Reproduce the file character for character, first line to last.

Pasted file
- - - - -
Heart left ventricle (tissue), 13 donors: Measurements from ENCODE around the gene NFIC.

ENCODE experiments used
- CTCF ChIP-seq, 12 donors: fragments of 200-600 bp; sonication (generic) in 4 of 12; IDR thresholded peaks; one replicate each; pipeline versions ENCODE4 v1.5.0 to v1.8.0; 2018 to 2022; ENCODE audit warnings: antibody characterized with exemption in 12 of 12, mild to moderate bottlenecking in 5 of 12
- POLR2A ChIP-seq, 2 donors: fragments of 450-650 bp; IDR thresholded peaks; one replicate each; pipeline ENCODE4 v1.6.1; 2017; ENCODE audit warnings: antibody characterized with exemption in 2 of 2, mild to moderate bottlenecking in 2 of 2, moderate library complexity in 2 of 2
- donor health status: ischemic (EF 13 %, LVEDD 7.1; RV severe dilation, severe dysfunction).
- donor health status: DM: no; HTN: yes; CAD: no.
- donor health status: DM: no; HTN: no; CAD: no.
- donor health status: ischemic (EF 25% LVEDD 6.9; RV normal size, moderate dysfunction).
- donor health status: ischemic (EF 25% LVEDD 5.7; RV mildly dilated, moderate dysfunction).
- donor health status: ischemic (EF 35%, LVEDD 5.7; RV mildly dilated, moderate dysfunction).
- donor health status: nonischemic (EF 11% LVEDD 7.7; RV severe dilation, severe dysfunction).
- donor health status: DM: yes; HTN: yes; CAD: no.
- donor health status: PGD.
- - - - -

Heart left ventricle (tissue), 13 donors: Measurements from ENCODE around the gene NFIC.

ENCODE experiments used
- CTCF ChIP-seq, 12 donors: fragments of 200-600 bp; sonication (generic) in 4 of 12; IDR thresholded peaks; one replicate each; pipeline versions ENCODE4 v1.5.0 to v1.8.0; 2018 to 2022; ENCODE audit warnings: antibody characterized with exemption in 12 of 12, mild to moderate bottlenecking in 5 of 12
- POLR2A ChIP-seq, 2 donors: fragments of 450-650 bp; IDR thresholded peaks; one replicate each; pipeline ENCODE4 v1.6.1; 2017; ENCODE audit warnings: antibody characterized with exemption in 2 of 2, mild to moderate bottlenecking in 2 of 2, moderate library complexity in 2 of 2
- donor health status: ischemic (EF 13 %, LVEDD 7.1; RV severe dilation, severe dysfunction).
- donor health status: DM: no; HTN: yes; CAD: no.
- donor health status: DM: no; HTN: no; CAD: no.
- donor health status: ischemic (EF 25% LVEDD 6.9; RV normal size, moderate dysfunction).
- donor health status: ischemic (EF 25% LVEDD 5.7; RV mildly dilated, moderate dysfunction).
- donor health status: ischemic (EF 35%, LVEDD 5.7; RV mildly dilated, moderate dysfunction).
- donor health status: nonischemic (EF 11% LVEDD 7.7; RV severe dilation, severe dysfunction).
- donor health status: DM: yes; HTN: yes; CAD: no.
- donor health status: PGD.